Massey-Harris Self-Propelled Clipper Combine

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Almost completely restored, this 1945 Massey-Harris Self-Porpelled Clipper combine made its debut at the White River Valley show in Elnora early this fall.
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The Clipper shortly after Vaughn Hislip brought it home late in 1999. shown at the wheel: Vaughn and Bobbie Hislip's grandson, Garth, who's played an active role in acquisition and restoration of the vintage combine. "He's pretty well in my hip pocket," Vaughn says. "About every time you turn around out here, you run into him." Garth drove the Clipper in the parade at Elnora, Ind.
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The Clipper at rock bottom: late spring, during restoration. Vaughn Hislip finds working on old farm equipment an effective therapy. "I deal with computers and telephones and people all day," he says. "When I get home, I go work on an old tractor; it doesn't give you any static."
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The Clipper's restoration is not quite finished: "The canvas (that takes the grain up) is not complete yet," Vaughn says.
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When Vaughn Hislip acquired the '45 Clipper, the seller threw in an original advertising brochure for the unit. "It was in pretty good shape," Vaughn says. "In fact, somebody told me that brochure is probably worth more than the combine. I told him, 'Thanks; you really know how to make my day.'" The Hislips laminated enlarged copies of the original for display purposes (shown here beneath the Clipper decal).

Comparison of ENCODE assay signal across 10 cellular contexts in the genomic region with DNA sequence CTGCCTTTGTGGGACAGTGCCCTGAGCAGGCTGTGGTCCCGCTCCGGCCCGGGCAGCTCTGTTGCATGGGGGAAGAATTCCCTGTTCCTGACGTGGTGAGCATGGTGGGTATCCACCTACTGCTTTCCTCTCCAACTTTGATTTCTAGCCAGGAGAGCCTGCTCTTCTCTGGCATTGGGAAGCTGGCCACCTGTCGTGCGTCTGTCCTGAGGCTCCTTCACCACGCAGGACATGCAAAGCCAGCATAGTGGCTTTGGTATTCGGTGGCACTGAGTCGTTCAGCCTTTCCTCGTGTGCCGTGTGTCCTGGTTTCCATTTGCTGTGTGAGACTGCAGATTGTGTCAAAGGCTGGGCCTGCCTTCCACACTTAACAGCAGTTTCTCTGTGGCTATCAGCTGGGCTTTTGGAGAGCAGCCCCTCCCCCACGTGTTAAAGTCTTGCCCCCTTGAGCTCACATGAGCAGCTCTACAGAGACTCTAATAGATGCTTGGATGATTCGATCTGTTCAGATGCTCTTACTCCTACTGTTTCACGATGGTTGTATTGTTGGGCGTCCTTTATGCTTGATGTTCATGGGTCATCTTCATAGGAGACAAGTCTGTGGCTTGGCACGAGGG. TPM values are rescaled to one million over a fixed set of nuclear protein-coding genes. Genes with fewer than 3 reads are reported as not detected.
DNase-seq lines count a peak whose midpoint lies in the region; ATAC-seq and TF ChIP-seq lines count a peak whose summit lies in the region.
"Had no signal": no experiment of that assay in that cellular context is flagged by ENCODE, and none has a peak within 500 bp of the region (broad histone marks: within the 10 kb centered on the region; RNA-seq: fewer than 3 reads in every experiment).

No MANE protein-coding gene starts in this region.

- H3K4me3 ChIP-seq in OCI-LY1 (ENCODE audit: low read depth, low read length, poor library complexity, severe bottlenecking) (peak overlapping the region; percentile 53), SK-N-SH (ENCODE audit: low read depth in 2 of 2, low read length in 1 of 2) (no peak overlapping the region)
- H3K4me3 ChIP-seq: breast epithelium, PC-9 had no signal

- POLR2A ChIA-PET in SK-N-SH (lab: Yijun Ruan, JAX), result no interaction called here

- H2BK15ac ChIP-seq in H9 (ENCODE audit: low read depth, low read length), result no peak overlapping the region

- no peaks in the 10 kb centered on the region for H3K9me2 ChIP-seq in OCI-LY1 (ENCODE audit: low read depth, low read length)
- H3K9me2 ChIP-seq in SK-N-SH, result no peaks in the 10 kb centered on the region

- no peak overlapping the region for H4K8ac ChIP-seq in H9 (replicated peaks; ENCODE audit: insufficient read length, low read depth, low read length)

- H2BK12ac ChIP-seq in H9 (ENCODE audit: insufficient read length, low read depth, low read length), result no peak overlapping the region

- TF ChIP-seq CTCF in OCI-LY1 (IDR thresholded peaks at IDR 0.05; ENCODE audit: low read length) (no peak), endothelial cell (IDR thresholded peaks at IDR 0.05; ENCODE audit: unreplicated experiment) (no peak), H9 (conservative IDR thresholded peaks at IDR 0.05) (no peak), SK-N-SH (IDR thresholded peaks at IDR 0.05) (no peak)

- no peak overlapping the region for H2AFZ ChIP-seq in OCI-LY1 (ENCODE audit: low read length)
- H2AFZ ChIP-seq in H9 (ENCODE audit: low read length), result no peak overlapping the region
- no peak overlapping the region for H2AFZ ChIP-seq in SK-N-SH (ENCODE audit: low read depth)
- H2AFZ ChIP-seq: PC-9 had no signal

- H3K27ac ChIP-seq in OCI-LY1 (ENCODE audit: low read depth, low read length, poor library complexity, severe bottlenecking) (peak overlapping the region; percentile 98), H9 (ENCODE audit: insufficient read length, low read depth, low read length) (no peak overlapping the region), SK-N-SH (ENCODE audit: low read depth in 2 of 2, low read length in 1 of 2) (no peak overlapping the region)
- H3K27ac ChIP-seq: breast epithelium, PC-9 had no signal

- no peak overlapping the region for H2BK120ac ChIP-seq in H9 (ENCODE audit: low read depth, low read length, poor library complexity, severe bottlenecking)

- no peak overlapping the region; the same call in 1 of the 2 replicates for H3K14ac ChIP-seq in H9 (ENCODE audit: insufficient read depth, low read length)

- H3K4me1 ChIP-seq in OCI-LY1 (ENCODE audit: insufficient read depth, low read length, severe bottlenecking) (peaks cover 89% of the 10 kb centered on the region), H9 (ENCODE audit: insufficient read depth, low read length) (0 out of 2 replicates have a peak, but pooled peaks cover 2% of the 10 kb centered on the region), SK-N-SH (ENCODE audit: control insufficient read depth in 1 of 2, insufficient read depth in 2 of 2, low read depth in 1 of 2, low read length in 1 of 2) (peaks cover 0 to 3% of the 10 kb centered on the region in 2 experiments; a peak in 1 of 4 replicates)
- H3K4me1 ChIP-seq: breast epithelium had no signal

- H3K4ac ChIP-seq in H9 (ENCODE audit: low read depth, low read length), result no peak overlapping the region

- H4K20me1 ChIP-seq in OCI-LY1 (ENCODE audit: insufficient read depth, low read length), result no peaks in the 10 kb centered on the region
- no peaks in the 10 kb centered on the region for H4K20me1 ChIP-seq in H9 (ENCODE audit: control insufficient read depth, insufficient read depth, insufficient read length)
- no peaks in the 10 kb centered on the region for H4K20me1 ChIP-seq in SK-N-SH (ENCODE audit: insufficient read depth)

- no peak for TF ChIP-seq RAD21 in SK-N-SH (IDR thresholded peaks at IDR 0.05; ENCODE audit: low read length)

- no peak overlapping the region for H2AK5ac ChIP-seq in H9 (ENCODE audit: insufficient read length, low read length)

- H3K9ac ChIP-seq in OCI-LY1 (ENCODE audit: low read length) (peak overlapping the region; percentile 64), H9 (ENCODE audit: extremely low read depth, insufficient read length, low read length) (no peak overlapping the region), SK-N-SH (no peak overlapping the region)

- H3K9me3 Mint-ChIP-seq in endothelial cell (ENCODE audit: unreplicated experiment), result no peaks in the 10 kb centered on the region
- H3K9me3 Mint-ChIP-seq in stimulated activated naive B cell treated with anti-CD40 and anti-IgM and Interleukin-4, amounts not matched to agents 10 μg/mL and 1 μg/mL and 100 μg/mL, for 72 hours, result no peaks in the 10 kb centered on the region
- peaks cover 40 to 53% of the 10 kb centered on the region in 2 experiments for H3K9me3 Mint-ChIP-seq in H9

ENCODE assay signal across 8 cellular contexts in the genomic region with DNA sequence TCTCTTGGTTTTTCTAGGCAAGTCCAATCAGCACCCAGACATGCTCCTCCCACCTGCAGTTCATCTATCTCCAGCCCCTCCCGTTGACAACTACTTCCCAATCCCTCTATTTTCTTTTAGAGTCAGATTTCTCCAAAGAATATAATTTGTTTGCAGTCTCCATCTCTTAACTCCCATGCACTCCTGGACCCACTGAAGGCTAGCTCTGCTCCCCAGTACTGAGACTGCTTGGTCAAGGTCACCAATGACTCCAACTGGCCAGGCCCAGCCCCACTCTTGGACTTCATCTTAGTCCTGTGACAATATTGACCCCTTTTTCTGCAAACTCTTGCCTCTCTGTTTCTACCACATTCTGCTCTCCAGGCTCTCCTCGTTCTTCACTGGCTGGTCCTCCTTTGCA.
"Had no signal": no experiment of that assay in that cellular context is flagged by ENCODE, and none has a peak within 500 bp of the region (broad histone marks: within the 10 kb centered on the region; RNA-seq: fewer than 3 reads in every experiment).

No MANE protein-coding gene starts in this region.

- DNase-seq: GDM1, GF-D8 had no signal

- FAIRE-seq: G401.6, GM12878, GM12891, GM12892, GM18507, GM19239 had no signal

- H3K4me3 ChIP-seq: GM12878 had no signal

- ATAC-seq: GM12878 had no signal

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By late summer, the project had begun to take shape. Vaughn cut the wood for a new reel; Garth did the assembly, a process which naturally required a subsequent test-drive.

Vaughn Hislip of Freelandville, Ind., is enough of a Massey-Harris collector to know that Massey didn’t make a self-propelled Clipper combine … until his son presented evidence to the contrary.

“Well, I was wrong again,” Vaughn says with a chuckle.

The owner of a nice line-up of vintage Massey tractors, Vaughn decided to have a look at the 1945 combine. He and his grandson, Garth Hislip, set off to Effingham, Ill., to inspect the Clipper. Then 8 years old, Garth made a quick study of the 55-year-old combine in extreme disrepair.

“Pop,” he said, “we don’t want anything like this.”

By the end of the visit, however, both generations of Hislips were warning to the challenge of restoring the ’45 Clipper. On the day when he hauled the Clipper home, Vaughn was grateful for the enthusiastic support of Garth, his not-so-silent partner.

“I’ve drug home lots of things,” he says, “but when she saw this, my wife thought I was crazy.”

A big part of the Clipper’s attraction is its rarity.